Preoperative Cervical Hyperlordosis and C2–T3 Angle are Correlated to Increased Risk of Post-Op Sagittal Spinal Pelvic Malalignment in Adult Spinal Deformity Patients at 2-Year Follow-Up

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<jats:sec><jats:title>Introduction</jats:title><jats:p> Cervical deformity (CD) is prevalent among patients with adult spinal deformity (ASD). The effect of baseline cervical alignment and achieving optimal TL alignment in ASD surgery is unclear. This study assesses the relationship between preoperative cervical spinal parameters and global alignment following thoracolumbar ASD surgery at 2-year follow-up. </jats:p></jats:sec><jats:sec><jats:title>Patients and Methods</jats:title><jats:p> Using a multicenter prospective database of surgical patients with ASD, we included patients with 2-year follow-up and cervical X-rays. SRS-Schwab sagittal modifiers (PT, GA, and PI–LL) were assessed at 2-year postoperative as either normal (0) or abnormal (“ + ” or “ + +”). Patients were classified in the aligned group (AG) or maligned group (MG) if all the three sagittal modifiers were normal or abnormal, respectively. Patients were assessed for CD based on the following criteria: C2–C7 SVA > 4 cm, C2–C7 SVA < 4 cm, cervical kyphosis (CL > 0), cervical lordosis (CL < 0), any deformity (C2C7 SVA > 4 cm or CL > 0), and both CD (C2C7 SVA > 4 cm and CL > 0). Univariate testing was performed using t test or chi-square test, looking at the following pre-op parameters: CD, C2–C7 SVA, C2–T3 SVA, CL, T1S, T1S–CL, C2–T3 angle, LL, TK, PT, C7–S1 SVA, and PI–LL. </jats:p></jats:sec><jats:sec><jats:title>Results</jats:title><jats:p> A total of 184 patients met initial inclusion criteria with 70 in the AG and 34 in MG. Pre-op, patients in the MG had a higher cervical lordosis (11.7 vs. 4.9, p = 0.03), higher C2–T3 angle (13.59 vs. 4.9 p = 0.01), and higher PT ( p < 0.0001), higher SVA ( p < 0.0001), and higher PI–LL ( p < 0.0001) compared with the AG. Interestingly, the prevalence of CD at baseline was similar for both the groups: MG and AG. There was no statistically significant difference in the amount of improvement over 2 years on the ODI or the SF-36 PCS. </jats:p></jats:sec><jats:sec><jats:title>Conclusion</jats:title><jats:p> Patients with 2-year sagittal TL malalignment also have preoperative sagittal TL malalignment and concomitant cervical hyperlordosis as a compensatory mechanism to maintain horizontal gaze. Cervical radiographs suggestive of cervical hyperlordosis should be followed up with complete standing radiographs to asses for sagittal TL malalignment. </jats:p></jats:sec>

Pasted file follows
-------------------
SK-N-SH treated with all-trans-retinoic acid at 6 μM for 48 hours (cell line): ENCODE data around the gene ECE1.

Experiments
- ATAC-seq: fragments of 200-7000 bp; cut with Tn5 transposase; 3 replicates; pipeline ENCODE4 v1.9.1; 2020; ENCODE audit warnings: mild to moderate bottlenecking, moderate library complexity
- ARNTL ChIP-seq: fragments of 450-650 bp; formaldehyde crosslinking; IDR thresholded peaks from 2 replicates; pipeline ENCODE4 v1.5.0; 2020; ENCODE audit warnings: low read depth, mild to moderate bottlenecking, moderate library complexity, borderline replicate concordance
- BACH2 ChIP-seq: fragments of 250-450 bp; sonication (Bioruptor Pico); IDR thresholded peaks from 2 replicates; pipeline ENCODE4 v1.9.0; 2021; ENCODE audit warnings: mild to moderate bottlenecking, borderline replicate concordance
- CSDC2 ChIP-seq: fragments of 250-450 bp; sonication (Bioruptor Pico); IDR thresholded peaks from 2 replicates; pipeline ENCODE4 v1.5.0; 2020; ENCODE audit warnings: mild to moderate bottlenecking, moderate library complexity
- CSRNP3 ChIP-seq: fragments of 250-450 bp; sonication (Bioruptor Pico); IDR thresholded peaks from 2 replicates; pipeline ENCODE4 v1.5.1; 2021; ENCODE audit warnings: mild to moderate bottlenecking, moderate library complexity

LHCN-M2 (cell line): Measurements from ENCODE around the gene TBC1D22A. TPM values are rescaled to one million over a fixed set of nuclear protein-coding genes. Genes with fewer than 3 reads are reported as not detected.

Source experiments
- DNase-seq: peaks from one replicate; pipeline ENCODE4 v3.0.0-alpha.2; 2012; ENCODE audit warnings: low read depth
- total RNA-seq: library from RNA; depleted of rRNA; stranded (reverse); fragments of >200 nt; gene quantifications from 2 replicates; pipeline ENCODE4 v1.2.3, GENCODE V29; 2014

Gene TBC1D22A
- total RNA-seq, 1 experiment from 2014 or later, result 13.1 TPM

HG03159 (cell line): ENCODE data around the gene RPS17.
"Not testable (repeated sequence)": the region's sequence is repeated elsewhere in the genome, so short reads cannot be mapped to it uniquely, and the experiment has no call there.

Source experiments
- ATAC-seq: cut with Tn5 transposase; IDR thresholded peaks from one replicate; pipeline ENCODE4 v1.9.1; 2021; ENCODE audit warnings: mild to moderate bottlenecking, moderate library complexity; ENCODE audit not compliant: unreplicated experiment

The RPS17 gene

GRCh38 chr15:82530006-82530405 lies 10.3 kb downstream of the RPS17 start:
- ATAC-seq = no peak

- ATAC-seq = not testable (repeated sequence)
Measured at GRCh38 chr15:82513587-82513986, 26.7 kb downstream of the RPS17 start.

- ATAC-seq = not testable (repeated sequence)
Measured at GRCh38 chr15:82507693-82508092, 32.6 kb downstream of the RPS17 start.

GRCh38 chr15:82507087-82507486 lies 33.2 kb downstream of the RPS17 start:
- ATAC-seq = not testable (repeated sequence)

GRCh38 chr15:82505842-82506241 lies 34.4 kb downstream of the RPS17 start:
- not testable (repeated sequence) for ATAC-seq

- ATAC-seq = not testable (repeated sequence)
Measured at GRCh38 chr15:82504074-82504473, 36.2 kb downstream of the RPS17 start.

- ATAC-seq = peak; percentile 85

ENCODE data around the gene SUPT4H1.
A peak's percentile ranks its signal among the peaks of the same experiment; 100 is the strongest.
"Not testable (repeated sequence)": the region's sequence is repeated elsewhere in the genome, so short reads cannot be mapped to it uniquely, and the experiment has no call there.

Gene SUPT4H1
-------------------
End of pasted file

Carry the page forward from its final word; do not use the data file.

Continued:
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Passias, P, S Yang, A Soroceanu, J Scheer, F Schwab, C Shaffrey, HJ Kim, T Protopsaltis, et al. (2015). Preoperative Cervical Hyperlordosis and C2–T3 Angle are Correlated to Increased Risk of Post-Op Sagittal Spinal Pelvic Malalignment in Adult Spinal Deformity Patients at 2-Year Follow-Up. Global Spine Journal, 5(1_suppl). 10.1055/S-0035-1554519 Retrieved from

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Christopher Ignatius Shaffrey

Professor of Orthopaedic Surgery

I have more than 25 years of experience treating patients of all ages with spinal disorders. I have had an interest in the management of spinal disorders since starting my medical education. I performed residencies in both orthopaedic surgery and neurosurgery to gain a comprehensive understanding of the entire range of spinal disorders. My goal has been to find innovative ways to manage the range of spinal conditions, straightforward to complex. I have a focus on managing patients with complex spinal disorders. My patient evaluation and management philosophy is to provide engaged, compassionate care that focuses on providing the simplest and least aggressive treatment option for a particular condition. In many cases, non-operative treatment options exist to improve a patient’s symptoms. I have been actively engaged in clinical research to find the best ways to manage spinal disorders in order to achieve better results with fewer complications.

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